Campaigners who present her with a problem should instead work with her on a solution, she says. "Whether it's local residents, community groups or charities, it's disrespectful to think your job is over because you've told me about a problem."

Asked whether she feels she is getting to grips with parliament, Creasy smiles. "That depends how you define 'getting to grips'.

The whole system here is ridiculous - it feels a lot like a public school might.

"There are all sorts of quirks that you have to get used to. And that's a problem in itself, because it intimidates those people that parliament is supposed to represent. My constituents shouldn't feel as though this place is a million miles away and irrelevant to them."

Creasy says she is enjoying her new life as an MP, but admits it has drawbacks. "You have to find the motivation that helps you to deal with what I call the arm-chewers," she says. "By that I mean the boring meetings that involve trying to make important changes.

"It's also less easy to talk about your job to people socially, because fundamentally people have all sorts of prejudices about politicians, and of course you try to challenge them. Having said that, people also have misconceptions about the scouts and, as a woman, admitting that you worked for them is always going to raise eyebrows."

Creasy says she is glad to have joined parliament at a time when the government's big society agenda means the voluntary sector is being discussed more than ever in the chamber, but she is deeply worried about what the agenda means.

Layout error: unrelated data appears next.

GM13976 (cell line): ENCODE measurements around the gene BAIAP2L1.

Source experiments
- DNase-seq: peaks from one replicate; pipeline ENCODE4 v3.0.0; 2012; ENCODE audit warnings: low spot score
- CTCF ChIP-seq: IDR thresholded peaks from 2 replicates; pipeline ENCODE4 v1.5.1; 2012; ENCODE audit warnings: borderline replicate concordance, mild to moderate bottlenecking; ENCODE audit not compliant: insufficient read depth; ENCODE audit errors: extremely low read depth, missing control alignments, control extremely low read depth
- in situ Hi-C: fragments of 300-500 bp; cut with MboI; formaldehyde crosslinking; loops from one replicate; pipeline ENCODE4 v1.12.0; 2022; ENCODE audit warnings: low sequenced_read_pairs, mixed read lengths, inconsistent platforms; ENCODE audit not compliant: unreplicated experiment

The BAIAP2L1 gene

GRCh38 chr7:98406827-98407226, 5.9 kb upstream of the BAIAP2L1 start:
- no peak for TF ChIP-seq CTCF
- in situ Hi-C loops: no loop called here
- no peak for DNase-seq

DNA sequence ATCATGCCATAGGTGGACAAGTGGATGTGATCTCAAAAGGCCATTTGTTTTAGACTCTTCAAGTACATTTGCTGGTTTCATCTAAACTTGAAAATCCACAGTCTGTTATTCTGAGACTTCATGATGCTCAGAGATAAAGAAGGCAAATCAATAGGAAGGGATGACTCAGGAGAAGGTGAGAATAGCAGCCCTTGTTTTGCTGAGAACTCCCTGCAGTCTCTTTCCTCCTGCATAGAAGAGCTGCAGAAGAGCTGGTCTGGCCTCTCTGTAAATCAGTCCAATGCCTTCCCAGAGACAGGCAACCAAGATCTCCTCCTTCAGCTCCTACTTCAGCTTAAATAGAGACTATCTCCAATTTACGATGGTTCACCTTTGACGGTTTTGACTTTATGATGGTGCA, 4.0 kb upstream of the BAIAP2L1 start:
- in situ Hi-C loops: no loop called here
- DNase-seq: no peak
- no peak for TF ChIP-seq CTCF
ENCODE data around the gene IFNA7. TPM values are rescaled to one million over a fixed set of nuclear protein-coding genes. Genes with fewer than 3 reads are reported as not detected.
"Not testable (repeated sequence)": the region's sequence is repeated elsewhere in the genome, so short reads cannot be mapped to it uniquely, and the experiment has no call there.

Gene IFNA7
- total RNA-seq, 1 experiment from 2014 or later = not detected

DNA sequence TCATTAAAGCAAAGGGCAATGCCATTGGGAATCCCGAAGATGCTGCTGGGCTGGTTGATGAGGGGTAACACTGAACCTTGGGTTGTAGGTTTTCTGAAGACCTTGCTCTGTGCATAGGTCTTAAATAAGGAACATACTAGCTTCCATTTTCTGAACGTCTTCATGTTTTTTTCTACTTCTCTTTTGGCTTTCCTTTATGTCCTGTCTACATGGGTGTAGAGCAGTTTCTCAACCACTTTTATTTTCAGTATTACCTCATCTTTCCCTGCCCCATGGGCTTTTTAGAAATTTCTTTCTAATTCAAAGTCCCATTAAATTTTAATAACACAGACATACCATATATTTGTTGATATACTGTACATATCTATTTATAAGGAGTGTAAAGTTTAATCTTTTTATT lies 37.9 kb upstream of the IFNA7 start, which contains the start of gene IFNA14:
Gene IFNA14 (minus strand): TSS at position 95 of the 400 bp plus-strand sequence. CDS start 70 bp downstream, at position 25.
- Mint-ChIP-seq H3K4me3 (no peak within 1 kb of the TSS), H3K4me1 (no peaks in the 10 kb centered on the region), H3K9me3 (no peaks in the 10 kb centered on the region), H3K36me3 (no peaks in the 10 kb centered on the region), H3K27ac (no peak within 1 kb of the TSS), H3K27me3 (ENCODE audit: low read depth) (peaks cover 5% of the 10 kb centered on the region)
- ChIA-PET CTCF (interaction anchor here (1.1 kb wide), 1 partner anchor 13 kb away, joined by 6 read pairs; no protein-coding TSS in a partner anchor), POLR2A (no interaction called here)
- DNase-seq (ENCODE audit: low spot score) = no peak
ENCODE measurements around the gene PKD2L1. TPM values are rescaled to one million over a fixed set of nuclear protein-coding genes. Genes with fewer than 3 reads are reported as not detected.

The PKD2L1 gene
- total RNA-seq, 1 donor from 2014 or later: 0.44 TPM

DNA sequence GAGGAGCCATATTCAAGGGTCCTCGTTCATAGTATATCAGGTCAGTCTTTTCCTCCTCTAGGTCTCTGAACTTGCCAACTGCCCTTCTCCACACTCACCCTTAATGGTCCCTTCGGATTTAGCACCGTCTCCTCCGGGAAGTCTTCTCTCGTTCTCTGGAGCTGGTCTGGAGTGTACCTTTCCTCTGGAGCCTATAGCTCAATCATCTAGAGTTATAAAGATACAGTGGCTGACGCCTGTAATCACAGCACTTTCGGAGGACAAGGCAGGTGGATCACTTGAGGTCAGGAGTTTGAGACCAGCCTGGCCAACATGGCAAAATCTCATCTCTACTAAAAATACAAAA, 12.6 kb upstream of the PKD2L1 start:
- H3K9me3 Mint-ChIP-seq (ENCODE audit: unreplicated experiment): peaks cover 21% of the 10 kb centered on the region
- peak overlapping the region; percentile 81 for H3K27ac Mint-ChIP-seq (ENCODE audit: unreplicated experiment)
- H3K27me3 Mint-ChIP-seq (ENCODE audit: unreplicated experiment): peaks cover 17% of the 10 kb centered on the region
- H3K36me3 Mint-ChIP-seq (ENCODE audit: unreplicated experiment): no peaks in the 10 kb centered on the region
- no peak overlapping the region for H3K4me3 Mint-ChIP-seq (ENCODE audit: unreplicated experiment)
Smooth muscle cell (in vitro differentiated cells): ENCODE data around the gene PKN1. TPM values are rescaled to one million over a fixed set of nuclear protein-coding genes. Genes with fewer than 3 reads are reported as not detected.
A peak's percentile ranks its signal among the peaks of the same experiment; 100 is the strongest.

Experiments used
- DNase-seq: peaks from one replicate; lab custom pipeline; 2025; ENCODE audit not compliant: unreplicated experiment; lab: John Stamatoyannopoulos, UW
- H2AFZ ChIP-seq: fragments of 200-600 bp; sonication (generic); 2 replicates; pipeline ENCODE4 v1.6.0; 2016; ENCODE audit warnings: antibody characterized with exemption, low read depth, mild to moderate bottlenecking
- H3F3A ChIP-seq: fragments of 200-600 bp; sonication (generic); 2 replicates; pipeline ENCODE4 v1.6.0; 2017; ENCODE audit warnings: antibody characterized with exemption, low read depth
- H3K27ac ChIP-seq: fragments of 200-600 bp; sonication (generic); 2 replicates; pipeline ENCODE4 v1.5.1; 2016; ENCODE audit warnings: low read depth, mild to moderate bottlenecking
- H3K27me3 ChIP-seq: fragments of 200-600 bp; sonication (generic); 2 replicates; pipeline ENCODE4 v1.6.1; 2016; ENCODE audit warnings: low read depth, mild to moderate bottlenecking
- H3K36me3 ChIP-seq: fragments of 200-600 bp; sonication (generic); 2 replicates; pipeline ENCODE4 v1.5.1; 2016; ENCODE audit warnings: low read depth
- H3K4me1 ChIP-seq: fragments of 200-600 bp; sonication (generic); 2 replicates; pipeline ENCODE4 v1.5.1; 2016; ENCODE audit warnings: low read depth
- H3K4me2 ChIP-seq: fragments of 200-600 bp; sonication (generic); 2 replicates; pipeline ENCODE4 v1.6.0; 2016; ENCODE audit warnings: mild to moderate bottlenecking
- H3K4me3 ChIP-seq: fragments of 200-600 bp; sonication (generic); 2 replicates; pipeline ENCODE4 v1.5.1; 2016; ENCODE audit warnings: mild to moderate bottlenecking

"The big society is based on the fallacies that the state can never help you and that the voluntary sector is always good - neither of those is true," she says. "Some community groups can be empowering, but others can be restrictive - and those are not the sort of organisations that I would like to see prospering in society. Likewise, the state can be very good at delivering things."

Creasy, who is one of 28 MPs who represent both Labour and the Co-operative Party under an agreement between the two, says she is keen on mutual societies and cooperatives but sceptical about the government's plan to encourage public sector staff to set these up.

"It takes time and capacity to set up an effective mutual, and this won't be possible because of the pace at which public services are being slashed," she says. "I try to live and breathe these values, but I'm talking to people who are afraid they'll have no roofs over their heads and won't be able to feed their families. Asking them to think of themselves as social entrepreneurs and embrace this brave new world without any clarity about what's going to happen next is very difficult."

- This article mistakenly refers to Ovarian Cancer Action but should instead say Target Ovarian Cancer, apologies for any confusion caused.